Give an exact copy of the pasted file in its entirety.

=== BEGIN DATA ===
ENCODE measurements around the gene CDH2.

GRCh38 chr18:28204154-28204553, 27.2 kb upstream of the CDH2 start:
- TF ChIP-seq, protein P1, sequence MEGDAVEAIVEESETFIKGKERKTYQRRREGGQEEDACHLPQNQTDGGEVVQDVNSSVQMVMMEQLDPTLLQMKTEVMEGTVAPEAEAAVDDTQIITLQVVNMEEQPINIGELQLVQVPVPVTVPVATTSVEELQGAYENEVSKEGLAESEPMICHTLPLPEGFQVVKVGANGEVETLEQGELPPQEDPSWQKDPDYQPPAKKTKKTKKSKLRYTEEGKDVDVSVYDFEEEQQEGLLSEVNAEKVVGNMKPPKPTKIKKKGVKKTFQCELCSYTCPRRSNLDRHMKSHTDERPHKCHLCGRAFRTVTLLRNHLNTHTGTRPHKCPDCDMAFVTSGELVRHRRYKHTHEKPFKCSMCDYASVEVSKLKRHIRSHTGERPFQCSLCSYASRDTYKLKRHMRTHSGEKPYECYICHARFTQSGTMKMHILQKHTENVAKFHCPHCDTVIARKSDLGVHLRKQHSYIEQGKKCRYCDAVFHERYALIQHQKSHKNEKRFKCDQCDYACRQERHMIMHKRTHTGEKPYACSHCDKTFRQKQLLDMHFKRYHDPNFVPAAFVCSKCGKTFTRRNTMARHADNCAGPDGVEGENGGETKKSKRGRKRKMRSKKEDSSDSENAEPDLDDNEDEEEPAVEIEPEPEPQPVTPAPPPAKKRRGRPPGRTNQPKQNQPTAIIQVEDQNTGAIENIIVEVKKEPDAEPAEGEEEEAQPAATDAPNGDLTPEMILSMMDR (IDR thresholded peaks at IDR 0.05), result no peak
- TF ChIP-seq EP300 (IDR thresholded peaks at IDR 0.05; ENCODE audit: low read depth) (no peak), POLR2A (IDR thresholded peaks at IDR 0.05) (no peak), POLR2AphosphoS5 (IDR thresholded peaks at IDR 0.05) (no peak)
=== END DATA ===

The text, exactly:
ENCODE measurements around the gene CDH2.

GRCh38 chr18:28204154-28204553, 27.2 kb upstream of the CDH2 start:
- TF ChIP-seq, protein P1, sequence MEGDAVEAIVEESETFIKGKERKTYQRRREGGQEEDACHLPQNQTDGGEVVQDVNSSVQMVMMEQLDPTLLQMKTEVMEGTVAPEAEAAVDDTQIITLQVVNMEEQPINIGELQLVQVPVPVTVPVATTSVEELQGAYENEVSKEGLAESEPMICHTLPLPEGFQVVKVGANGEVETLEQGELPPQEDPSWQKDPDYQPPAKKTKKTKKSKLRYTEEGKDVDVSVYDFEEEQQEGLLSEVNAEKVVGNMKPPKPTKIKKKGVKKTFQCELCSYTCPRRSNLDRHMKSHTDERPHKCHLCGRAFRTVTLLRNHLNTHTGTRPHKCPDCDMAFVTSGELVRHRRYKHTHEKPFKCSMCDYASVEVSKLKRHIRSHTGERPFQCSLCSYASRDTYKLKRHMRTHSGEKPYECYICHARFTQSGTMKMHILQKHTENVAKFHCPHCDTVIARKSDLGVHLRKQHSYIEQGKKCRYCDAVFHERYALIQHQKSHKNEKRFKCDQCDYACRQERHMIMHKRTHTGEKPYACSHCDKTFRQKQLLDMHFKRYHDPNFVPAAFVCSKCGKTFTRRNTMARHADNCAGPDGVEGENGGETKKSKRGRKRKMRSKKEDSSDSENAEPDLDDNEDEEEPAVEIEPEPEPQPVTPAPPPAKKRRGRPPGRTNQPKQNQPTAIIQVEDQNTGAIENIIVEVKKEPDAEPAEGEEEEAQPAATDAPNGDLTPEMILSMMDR (IDR thresholded peaks at IDR 0.05), result no peak
- TF ChIP-seq EP300 (IDR thresholded peaks at IDR 0.05; ENCODE audit: low read depth) (no peak), POLR2A (IDR thresholded peaks at IDR 0.05) (no peak), POLR2AphosphoS5 (IDR thresholded peaks at IDR 0.05) (no peak)